The Failings of the Hamburger Icon


Interface design often depends on the icon to communicate functionality to a user in one compact image. Some icons even become a part of our digital language.  The magnifying glass, the house, the printer… these are all universal icons [1]. Recently, the hamburger icon has been debated for inclusion though research is steadily revealing its shortcomings.

The hamburger menu (also known as the list icon) is meant to communicate to the user that more information is held within the icon aka a menu lies here.  Although the hamburger menu has seen a significant upswing in usage in recent years (sites such as Facebook, The New York Times, and YouTube all embraced the hamburger along with countless others), it was actually invented years earlier for the Xerox Star[2], an early workstation released in 1981[3].  The design, originally intended to fit within a mere 16×16 pixels, was meant to mimic the look of the menu that would appear when clicked, hence the stack of horizontal lines.  In the years since its creation, the icon’s small size and pleasing graphic has been particularly appealing to mobile designers working with limited screen space as well as those creating responsive desktop sites.  After all, the smaller the menu, the more space for content, the better the site.  Right?  Not so much.

Despite its age and continued popularity, however, the hamburger menu has proved to be far from universal [1].  Users simply aren’t recognizing the hamburger as a stand in for “Menu”.  Icons are most functional when they resemble the action they are meant to represent[4].  It is difficult for users to “learn” an icon when the design appears arbitrary.  In the hamburger’s case, it’s supposed universality is often used as it’s main justification.  Users are expected to recognize it simply because it is common.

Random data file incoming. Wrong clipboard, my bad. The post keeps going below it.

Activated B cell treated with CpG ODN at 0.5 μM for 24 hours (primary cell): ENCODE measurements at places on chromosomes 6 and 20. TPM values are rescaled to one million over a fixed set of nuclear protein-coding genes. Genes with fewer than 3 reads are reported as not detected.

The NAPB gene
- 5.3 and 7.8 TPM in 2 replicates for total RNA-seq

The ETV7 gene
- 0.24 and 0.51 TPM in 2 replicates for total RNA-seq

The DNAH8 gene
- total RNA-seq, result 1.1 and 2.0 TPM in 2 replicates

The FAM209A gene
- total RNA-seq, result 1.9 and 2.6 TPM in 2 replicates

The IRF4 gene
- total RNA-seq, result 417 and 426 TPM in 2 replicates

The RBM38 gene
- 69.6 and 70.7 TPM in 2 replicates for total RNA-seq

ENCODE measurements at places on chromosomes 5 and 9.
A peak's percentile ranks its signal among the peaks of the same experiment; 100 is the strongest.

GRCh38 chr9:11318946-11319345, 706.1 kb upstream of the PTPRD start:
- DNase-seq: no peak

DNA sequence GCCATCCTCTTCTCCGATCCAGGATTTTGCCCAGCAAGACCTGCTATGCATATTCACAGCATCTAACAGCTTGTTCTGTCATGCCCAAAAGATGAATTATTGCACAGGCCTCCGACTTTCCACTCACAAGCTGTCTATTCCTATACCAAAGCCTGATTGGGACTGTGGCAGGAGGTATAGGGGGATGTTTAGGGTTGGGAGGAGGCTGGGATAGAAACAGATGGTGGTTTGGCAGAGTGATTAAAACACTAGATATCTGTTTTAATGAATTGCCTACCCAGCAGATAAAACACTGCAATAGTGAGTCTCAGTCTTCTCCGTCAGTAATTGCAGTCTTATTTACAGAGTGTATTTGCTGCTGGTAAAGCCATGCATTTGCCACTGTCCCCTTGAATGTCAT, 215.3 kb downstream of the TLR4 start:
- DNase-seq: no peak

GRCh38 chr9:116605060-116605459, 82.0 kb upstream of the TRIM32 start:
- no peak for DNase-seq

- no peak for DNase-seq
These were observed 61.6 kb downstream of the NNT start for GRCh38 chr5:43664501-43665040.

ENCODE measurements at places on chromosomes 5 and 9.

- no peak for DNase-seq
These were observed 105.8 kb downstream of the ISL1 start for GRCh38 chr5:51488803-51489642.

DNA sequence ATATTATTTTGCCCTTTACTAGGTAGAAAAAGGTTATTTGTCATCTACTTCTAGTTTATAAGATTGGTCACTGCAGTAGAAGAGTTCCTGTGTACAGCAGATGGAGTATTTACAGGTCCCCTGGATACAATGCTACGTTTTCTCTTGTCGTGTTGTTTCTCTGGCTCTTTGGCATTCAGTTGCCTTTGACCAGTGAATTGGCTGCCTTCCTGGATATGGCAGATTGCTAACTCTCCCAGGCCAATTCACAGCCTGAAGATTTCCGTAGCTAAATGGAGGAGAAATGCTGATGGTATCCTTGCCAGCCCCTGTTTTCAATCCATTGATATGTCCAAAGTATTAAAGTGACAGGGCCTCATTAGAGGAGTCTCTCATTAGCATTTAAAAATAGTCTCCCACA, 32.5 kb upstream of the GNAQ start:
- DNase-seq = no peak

The use of the hamburger menu becomes especially dangerous when used as a site’s main form of navigation.  Part of the problem is that very few users come to a site with an action sequence in mind. Instead, users tend to explore the site and take clues from the interface to guide them where to navigate[5].  By hiding the navigation options within an icon, the designer is taking away those clues.  An A/B test by seems to back up this assertion.  According to the study, the implementation of the hamburger menu had huge consequences for the site as a whole: “Weekly frequency was down. Daily frequency was down. Time spent in app was down.”[6]  If users can’t discover your content, they simply won’t stay on your site.  The hamburger also adds an extra step to the navigation process for those that do have a specific task in mind, making the entire pathway less efficient and more cumbersome for the user[7].

It is important to remember that an attractive design does not mean a usable interface and a good idea in theory is not always a good idea in practice.  Icons are best when they look like the thing they mean and usability is best when the thing that is meant is simply stated.  Although the hamburger menu may have a place in certain contexts[8], it is often best to just say “Menu”.


1. Icon Usability by Aurora Bedford (July 27, 2014)
2. Xerox Star – Wikipedia (accessed October 13, 2015)
3. Who Designed the Hamburger Icon by Kelsey Campbell-Dollaghan (March 31, 2014)
4. Icon Classification: Resemblance, Reference, and Arbitrary Icons by Jakob Nielsen (August 17, 2014)
5. The Hamburger Menu Doesn’t Work by James Arthur (n.d.)
6. Menu Eats Hamburger by James Foster (update May 25, 2014)
7. Why and How to Avoid Hamburger Menus by Louie Abreu (May 14, 2014)
8. Why It’s Totally Okay to Use a Hamburger Icon by Steven Hoober (May 4, 2015)